This seems strange in a land where pre-nups have become synonymous with celebrity marriages. Pop singer Britney Spears has been complimented for having presciently signed a pre-nup before marrying Kevin Federline. So, when they split, the guy got only $300,000 of her $100m assets. Michael Douglas and Katherine Zeta Jones brought respectability to pre-nups during their high profile wedding. Ditto for the Tom-Kat nuptials.
Legally, though, there’s a debate whether pre-nups can actually be enforced. While pre-nups may be a legal contrivance to avoid the messy, post-split sharing of assets, they may not still represent the final word in a court of law. And, yet, most wealthy couples tying the knot stateside prefer to incur huge legal expenses to hammer out the tiniest details about who is to get what, including pets, in the event of a divorce. Clearly, getting hitched has become an expensive affair.
Actually, so has the cost of entering into a joint venture in India. Pre-nups of a different nature are being signed by prospective JV partners every day, thereby increasing the cost of doing business in India manifold. JVs forged before 2005 had one uncomfortable thorn in their side, a strange beast called Press Note 18. The note, a policy document, essentially required a foreign partner wanting out of a JV, so that he could set up his own 100% venture, to first get the JV’s board to provide him with a no-objection certificate. Many Indian promoters sensed excellent business opportunity and sighted future revenue flows in this arrangement.
Increasingly, as the foreign partner realised that it was time to strike out on his own — whether it was because the foreign investment rules had been relaxed, or the Indian partner could no longer provide any capital or useful entrepreneurial input, or because he had outlived his utility — the NOC became a stumbling block. Worse, it acquired a price tag. Strange as it may sound, the government had provided Indian promoters a monetary protection, or an insurance policy. Predictably, many Indian promoters reaped rich dividends from this.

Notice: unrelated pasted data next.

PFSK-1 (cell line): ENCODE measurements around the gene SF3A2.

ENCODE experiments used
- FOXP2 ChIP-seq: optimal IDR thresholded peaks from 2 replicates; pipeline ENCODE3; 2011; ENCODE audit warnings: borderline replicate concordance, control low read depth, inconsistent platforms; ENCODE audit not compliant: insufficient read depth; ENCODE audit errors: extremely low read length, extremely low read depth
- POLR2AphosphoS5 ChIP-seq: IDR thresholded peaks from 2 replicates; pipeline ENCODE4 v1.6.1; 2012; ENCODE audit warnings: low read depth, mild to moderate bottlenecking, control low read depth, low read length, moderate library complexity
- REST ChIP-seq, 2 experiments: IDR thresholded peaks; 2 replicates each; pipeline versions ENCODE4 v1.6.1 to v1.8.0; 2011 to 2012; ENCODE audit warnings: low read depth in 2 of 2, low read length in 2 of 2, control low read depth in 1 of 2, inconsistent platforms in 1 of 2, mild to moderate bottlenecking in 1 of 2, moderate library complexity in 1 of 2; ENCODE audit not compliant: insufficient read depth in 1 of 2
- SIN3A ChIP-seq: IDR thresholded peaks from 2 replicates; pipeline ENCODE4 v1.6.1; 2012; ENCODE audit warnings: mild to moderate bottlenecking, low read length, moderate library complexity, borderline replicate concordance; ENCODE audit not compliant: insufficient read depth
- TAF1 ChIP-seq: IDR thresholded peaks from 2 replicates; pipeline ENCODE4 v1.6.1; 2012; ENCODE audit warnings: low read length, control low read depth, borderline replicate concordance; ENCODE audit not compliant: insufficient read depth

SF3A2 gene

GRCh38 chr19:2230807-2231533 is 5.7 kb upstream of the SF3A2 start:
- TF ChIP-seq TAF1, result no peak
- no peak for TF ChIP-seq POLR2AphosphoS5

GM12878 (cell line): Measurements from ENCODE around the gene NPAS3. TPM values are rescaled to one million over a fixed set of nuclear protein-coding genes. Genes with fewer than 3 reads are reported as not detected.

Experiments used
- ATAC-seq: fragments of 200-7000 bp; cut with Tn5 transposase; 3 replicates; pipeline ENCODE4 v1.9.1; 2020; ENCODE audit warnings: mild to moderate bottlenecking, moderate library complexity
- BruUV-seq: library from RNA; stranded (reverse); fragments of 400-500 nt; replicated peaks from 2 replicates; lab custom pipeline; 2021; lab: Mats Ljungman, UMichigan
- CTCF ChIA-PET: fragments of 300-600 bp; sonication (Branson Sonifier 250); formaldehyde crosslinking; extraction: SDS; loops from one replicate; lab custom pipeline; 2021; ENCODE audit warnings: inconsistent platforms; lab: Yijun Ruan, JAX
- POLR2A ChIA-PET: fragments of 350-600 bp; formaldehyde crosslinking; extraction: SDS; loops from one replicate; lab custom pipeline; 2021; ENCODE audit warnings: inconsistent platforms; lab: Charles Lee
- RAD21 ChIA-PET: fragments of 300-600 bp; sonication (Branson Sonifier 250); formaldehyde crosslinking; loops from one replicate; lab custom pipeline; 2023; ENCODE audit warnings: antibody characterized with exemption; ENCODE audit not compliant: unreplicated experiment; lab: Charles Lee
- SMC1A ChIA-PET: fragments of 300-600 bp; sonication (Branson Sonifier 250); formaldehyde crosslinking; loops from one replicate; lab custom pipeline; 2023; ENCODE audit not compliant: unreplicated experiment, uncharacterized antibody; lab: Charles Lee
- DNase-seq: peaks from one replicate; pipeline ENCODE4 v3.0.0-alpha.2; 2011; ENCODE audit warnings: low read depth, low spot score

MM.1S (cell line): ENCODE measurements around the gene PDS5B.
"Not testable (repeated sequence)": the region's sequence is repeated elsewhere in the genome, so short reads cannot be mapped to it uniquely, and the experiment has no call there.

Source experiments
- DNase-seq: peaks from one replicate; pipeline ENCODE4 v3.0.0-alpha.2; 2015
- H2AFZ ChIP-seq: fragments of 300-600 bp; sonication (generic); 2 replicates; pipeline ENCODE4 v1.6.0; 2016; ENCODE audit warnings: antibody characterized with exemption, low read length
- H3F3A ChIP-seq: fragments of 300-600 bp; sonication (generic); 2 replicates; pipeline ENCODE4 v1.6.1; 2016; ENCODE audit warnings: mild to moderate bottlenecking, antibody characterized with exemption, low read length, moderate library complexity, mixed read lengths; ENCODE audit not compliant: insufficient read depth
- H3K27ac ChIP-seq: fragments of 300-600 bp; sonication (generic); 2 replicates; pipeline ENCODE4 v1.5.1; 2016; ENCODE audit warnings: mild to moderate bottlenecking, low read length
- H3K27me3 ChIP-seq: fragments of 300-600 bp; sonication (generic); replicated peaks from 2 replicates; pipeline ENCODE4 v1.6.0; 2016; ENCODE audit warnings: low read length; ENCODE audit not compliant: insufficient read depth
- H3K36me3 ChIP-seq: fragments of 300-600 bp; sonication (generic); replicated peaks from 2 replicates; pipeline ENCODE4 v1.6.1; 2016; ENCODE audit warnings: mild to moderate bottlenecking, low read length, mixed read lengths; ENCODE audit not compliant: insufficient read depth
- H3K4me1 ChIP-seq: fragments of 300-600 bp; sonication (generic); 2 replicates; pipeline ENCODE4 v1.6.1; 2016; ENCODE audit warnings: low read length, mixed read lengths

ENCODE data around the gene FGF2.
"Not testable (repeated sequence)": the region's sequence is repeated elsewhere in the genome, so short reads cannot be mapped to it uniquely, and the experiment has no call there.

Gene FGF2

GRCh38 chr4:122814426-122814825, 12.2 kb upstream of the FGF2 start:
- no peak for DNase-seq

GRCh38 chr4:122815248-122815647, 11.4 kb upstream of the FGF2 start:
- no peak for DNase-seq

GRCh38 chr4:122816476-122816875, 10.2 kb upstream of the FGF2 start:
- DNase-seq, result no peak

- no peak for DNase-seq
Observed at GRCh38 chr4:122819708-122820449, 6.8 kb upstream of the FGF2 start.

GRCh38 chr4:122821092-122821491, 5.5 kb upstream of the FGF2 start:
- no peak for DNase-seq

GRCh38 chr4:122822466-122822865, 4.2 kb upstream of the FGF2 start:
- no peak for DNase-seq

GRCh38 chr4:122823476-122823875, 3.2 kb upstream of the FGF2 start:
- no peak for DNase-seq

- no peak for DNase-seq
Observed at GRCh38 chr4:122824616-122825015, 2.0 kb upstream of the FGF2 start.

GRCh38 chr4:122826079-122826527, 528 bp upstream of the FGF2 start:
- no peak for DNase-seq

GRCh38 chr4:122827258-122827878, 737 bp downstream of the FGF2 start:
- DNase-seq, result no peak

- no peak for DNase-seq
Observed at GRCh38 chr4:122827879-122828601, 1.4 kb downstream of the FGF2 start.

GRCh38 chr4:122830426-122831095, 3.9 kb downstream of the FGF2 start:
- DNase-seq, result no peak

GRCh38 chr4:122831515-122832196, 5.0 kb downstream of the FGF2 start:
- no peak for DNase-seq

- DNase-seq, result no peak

After substantial lobbying, the government realised this did not fit in with its pro-reforms, pro-FDI image with global investors. Say hello to Press Note 1 (2005 Series). This has two parts. The first says that if a foreign partner wants to set up an independent unit in the “same” field as the JV, then it would need prior government approval. But proof would have to be furnished to the government by both parties — again a form of insurance policy — that the new venture “would not in any way jeopardise the interests of the existing joint venture”.
The second part is even more interesting. The note suggests that JV agreements “may embody a ‘conflict of interest’ clause to safeguard the interests of joint venture partners in the event of one of the partners desiring to set up another joint venture of a wholly owned subsidiary in the ‘same’ field of economic activity.” Hence the hectic signing of pre-nups before JVs are set up.
The only guys who seem to be gaining from all this are lawyers. Scores of them are employed by both sides to draw up an appropriate pre-nup, which minimises the risk, since it cannot be totally eliminated. “Conflict of interest” could mean anything and prenups have to be very specific. For example, a pharma pre-nup has to specifically mention what’s a potential conflict — bulk drugs, generics, branded OTC products or life saving drugs. And yet, as lawyers and JV partners point out, the courts can still have the last word. All this adds to the cost of doing business in India.
Pre-nups alone are inadequate for salvaging either joint ventures or marriages.